Articles Tagged with: sculpture

Sculpture involving Sound – Selected by Harrison Pearce

For more by Harrison Pearce – see his WEBSITE

Tim Hawkinson – Pentecost

I saw this piece in Hawkison’s retrospective at the Whitney in New York back in 2005. It was the first time I’d ever seen the artist’s work and was my first real introduction to a giant sound sculpture. I still think about it.

Harrison Pierce

Haroon Mirza – HRM199: For a Partnership Society

Haroon’s solo show at Zabludowicz last year was a knockout. It was a vivid demonstration of the material reality on which our casually ephemeral idea about digital experience fallaciously rests.

Harrison pierce

Oliver Beer – Vessel Orchestra

Oli’s work at Ropac in London, where he opened the new space with a solo show, was a crisp combination of haunting warmth and analytic clarity. This was probably even better demonstrated by this recent work at The Met in New York where he got to work with some unbelievable stuff. Hopefully this will come to London in the future.

Oliver Beer

Ryoji Ikeda – Test Pattern

I saw this when Lisson Gallery took over The Store, 180 Strand, in London. It was a powerfully impressive flex of audio-visual installation. It’s a very intense work but I loved experiencing the high velocity synchronicity

Yuko Mohri – painfully

I saw this little piece at Mother’s Tankstation during Condo in London last year. Mohri makes exceptionally poised works with a delicate balance of elements that lifts mundane objects to a perplexing and poetic realm

Harrison Pierce

Hannah Perry – Rage fluids

This work at Somerset House as part of her solo show Gush was a completely captivating experience.

Hannah Perry

Nathaniel Mellors – Progressive Rocks

This was the best thing I saw back in 2018 at the New Museum. I was thoroughly amused and watched the whole fairly lengthy thing without blinking.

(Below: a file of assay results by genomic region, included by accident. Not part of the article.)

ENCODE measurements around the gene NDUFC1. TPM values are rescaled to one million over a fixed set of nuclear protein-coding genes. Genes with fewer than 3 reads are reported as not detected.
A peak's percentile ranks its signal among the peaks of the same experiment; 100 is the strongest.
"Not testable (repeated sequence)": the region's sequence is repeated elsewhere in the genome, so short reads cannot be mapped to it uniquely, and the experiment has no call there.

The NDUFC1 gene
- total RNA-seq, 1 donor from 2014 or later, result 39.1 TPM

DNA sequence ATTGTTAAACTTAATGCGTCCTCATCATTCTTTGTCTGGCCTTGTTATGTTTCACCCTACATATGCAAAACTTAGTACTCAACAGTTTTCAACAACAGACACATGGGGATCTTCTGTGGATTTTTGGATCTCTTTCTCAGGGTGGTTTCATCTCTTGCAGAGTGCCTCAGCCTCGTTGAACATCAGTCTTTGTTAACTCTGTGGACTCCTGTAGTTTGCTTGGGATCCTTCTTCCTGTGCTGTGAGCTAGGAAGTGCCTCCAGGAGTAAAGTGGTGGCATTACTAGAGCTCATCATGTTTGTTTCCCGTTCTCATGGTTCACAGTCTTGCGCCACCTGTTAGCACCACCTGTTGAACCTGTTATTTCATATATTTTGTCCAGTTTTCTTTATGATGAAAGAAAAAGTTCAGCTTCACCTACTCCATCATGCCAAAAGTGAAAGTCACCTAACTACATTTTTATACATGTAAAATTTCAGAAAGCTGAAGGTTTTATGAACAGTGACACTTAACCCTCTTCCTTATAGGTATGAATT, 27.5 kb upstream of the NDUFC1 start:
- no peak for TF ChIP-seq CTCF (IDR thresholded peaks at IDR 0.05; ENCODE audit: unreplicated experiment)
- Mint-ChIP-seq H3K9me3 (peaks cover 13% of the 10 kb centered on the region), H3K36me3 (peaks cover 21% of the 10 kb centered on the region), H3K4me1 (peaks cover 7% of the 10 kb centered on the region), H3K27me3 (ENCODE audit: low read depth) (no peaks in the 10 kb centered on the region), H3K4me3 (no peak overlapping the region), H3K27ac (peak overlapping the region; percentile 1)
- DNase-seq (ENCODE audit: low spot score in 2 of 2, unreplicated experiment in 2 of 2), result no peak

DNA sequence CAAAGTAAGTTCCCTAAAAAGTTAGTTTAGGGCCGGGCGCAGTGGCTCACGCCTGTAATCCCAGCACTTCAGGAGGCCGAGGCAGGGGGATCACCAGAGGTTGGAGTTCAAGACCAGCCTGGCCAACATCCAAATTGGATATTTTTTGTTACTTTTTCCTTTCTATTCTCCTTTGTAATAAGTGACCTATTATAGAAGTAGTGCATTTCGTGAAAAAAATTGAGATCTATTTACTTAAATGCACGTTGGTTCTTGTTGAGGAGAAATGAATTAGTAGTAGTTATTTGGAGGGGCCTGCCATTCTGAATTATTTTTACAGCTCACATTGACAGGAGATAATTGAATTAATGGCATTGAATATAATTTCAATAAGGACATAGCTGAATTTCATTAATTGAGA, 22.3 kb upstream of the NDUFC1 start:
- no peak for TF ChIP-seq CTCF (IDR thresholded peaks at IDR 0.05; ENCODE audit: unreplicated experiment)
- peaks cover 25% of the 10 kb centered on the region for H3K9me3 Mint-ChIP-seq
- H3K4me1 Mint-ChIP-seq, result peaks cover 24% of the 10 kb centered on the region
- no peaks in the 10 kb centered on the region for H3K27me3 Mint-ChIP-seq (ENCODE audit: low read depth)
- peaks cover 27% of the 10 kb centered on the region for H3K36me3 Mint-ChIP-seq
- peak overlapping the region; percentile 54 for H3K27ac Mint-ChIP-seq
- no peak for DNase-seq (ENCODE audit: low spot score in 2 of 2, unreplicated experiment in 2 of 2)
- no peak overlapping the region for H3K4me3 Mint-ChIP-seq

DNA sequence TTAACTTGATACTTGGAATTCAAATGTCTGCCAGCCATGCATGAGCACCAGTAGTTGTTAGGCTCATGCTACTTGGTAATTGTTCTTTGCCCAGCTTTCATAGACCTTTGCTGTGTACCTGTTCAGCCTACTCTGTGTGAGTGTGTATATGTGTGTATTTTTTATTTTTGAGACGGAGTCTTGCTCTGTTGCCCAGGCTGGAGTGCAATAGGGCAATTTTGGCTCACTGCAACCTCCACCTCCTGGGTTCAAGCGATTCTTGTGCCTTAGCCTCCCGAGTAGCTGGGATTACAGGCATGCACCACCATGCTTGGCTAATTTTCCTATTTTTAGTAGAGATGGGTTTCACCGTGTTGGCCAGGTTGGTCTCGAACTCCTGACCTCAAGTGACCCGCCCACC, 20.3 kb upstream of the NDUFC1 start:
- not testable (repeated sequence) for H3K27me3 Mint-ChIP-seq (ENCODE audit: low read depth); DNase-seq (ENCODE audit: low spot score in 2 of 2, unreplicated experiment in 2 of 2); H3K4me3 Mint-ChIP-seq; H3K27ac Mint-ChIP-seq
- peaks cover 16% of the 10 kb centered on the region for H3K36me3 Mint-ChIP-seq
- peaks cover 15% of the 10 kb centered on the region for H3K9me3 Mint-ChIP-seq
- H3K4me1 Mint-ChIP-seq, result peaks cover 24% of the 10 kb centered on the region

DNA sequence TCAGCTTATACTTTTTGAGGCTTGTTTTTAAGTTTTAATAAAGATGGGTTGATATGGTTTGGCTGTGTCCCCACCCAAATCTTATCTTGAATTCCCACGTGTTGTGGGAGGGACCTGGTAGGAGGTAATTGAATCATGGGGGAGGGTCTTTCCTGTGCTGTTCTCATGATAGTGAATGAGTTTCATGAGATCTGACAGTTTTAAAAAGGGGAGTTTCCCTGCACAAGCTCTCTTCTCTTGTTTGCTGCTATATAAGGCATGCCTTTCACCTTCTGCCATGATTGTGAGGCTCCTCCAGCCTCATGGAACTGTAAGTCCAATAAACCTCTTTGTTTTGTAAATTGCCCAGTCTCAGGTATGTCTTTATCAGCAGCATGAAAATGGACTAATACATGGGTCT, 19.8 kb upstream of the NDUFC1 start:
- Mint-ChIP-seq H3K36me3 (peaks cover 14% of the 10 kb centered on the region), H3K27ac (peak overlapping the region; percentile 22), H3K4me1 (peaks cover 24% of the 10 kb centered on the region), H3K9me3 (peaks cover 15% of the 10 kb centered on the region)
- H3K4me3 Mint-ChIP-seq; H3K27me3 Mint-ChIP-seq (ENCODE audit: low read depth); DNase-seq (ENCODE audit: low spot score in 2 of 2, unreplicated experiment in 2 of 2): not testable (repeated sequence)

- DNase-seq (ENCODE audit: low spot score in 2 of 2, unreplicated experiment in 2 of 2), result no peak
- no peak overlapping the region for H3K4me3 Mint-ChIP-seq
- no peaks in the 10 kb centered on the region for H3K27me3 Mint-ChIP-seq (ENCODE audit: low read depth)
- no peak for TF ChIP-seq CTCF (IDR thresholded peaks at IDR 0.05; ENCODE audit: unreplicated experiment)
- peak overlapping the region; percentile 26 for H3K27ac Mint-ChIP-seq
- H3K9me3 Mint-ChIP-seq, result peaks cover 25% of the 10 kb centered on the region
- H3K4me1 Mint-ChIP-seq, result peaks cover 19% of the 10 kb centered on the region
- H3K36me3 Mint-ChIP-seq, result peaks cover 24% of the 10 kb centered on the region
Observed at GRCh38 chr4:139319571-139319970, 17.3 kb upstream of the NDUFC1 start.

Harrison Pierce

Ima Abasi Okon – Infinite Slippage: nonRepugnant Insolvencies T!-a!-r!-r!-y!-i!-n!-g! as Hand Claps of M’s Hard’Loved’Flesh [I’M irreducibly-undone because] —Quantum Leanage-Complex-Dub (2019)

This installation at the Chisenhale was so compelling. I loved the combination of the slowed down audio with the air circulating through industrial air conditioners

Harrison Pierce

Rebecca Horn – Concert For Anarchy

An all-time favourite. If you ever get to see it do it’s thing it’s hard to forget.

Jónsi – In Bloom

In this piece from Tanyar Bonakdar Gallery, PA loudspeakers are arranged into the form of a poisonous foxglove flower and mounted with chrome butt plugs from which emanates a sonic tapestry of processed field recordings of flora and human fauna. I love the way Jonsi shapes sound freely across sculpture, music and cinema.

Harrison Pierce

For more top tens, see:

My favourite Contemporary Artists using Performance – selected by Rosie Gibbens

Artists working with Themes of Post-vandalism – selected by curator Stephen Burke

My favourite Australian Artists – selected by Jordy Kerwick.

Antony Gormley at the Royal Academy

From the British coastline to the rooftops of Manhattan, Antony Gormley’s sculptures are recognised across the world. With work from his 45-year career alongside major new installations created for their galleries, The RA present his most ambitious exhibition in more than ten years.

Antony Gormley

Following in the footsteps of Ai Weiwei and Anselm Kiefer, Antony Gormley will be the next artist to take over the Main Galleries with a series of works that test the scale and light of the RA’s architecture.

The exhibition will explore Gormley’s wide-ranging use of organic, industrial and elemental materials over the years, including iron, steel, hand-beaten lead, seawater and clay. They will also bring to light rarely-seen early works from the 1970s and 1980s, some of which led to Gormley using his own body as a tool to create work, as well as a selection of his pocket sketchbooks and drawings.

Throughout a series of experiential installations, some brand-new, some remade for the RA’s galleries, they will invite visitors to slow down and become aware of their own bodies. Highlights include Clearing VII, an immersive ‘drawing in space’ made from kilometres of coiled, flexible metal which visitors find their own path through, and Lost Horizon I, 24 life-size cast iron figures set at different orientations on the walls, floor and ceiling – challenging our perception of which way is up.

Perhaps best-known for his 200-tonne Angel of the North installation near Gateshead, and his project involving 24,000 members of the public for Trafalgar Square’s the Fourth Plinth, Antony Gormley is one of the UK’s most celebrated sculptors.

The exhibition is curated by Martin Caiger-Smith, with Sarah Lea, Curator at the Royal Academy of Arts.

For more exhibitions, click HERE